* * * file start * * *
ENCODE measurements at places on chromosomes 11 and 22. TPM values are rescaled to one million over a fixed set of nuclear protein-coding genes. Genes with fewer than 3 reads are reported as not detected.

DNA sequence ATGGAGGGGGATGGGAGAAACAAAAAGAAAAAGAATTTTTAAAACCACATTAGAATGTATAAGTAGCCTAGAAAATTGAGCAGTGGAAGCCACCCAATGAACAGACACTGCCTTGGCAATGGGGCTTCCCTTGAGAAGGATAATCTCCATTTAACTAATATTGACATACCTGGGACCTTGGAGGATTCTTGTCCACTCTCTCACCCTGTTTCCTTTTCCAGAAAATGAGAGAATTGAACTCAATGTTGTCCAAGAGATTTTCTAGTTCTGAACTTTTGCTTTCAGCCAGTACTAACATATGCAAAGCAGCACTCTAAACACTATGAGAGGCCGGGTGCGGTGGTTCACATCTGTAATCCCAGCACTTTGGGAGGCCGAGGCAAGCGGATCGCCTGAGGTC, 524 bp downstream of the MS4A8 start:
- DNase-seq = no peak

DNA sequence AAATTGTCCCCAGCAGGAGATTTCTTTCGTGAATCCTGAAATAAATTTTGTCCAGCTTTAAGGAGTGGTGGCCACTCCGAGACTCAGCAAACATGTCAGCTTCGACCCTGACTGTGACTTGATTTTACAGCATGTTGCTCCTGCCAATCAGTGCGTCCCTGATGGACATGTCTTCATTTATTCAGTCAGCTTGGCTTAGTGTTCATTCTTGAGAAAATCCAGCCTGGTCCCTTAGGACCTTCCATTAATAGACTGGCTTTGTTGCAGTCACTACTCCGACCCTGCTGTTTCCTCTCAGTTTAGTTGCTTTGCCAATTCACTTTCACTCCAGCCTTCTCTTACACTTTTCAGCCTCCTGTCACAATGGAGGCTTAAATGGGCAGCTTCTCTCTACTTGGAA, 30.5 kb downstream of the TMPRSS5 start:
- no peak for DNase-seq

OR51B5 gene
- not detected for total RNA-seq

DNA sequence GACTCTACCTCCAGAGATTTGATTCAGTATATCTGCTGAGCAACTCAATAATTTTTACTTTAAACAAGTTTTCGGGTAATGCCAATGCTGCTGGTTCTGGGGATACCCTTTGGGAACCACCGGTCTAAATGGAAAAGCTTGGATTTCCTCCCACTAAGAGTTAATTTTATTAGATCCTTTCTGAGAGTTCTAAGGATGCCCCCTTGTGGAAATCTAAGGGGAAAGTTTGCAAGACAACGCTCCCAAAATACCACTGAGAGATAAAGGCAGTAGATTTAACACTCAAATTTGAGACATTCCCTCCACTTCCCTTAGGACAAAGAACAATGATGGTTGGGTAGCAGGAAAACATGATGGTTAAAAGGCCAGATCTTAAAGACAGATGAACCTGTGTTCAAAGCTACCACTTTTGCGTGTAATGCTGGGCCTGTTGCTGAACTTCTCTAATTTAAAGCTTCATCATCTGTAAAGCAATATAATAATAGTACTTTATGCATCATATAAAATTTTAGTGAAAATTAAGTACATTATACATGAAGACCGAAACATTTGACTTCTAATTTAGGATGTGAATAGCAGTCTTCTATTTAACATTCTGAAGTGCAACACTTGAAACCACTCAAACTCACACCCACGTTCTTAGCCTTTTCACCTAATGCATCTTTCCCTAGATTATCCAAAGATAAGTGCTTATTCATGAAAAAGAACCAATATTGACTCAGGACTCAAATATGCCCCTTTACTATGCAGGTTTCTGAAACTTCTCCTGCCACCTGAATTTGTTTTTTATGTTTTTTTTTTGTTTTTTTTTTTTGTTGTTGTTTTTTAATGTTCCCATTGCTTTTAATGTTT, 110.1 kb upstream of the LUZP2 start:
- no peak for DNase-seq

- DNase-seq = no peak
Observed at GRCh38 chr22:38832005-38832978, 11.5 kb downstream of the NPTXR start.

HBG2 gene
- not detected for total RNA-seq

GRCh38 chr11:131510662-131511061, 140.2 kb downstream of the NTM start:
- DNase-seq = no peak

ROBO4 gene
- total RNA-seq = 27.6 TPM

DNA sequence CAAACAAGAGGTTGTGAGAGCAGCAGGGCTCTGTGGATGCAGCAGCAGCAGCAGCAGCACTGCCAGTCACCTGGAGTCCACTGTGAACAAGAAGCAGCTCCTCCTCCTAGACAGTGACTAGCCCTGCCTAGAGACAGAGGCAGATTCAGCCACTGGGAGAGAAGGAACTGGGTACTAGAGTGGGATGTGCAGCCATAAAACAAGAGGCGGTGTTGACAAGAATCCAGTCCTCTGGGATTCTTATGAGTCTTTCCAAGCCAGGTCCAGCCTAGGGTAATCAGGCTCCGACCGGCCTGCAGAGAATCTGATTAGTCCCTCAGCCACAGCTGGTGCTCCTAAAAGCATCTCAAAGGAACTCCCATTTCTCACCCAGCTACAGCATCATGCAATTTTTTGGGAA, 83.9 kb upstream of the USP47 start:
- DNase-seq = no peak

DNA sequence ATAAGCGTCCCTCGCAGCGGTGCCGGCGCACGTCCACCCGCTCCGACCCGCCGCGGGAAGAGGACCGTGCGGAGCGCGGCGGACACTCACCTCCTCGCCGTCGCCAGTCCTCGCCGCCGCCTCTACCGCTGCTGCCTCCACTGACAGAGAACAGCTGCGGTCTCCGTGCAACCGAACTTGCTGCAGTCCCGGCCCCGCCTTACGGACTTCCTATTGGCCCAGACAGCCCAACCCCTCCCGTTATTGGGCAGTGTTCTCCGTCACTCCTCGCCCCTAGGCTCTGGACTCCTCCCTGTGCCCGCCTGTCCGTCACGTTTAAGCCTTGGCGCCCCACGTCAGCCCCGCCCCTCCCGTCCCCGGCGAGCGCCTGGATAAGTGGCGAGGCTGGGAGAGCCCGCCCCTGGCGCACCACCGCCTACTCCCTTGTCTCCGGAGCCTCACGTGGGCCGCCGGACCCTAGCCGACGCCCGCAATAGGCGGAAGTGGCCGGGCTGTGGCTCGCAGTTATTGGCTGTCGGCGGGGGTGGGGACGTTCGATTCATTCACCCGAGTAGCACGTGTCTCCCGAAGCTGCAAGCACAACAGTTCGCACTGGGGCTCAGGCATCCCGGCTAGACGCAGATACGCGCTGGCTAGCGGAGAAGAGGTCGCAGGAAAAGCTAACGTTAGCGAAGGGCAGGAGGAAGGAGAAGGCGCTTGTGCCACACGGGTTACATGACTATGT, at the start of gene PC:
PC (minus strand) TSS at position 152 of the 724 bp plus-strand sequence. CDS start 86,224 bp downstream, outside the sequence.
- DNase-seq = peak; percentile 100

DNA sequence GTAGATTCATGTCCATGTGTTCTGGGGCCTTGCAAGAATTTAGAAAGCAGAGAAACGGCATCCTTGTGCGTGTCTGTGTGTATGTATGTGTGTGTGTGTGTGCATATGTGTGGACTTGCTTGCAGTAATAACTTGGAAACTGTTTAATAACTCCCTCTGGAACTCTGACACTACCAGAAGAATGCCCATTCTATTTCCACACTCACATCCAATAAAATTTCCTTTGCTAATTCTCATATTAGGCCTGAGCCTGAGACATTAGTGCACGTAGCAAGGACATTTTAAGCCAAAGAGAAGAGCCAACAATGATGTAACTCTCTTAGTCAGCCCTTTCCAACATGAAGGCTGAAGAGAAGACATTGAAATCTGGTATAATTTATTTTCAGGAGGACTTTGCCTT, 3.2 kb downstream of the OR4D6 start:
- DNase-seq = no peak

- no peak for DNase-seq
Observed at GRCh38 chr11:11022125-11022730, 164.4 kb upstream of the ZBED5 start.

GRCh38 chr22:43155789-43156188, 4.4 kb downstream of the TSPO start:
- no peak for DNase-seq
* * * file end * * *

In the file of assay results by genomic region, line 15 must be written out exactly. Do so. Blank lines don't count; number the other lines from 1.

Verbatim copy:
- DNase-seq = no peak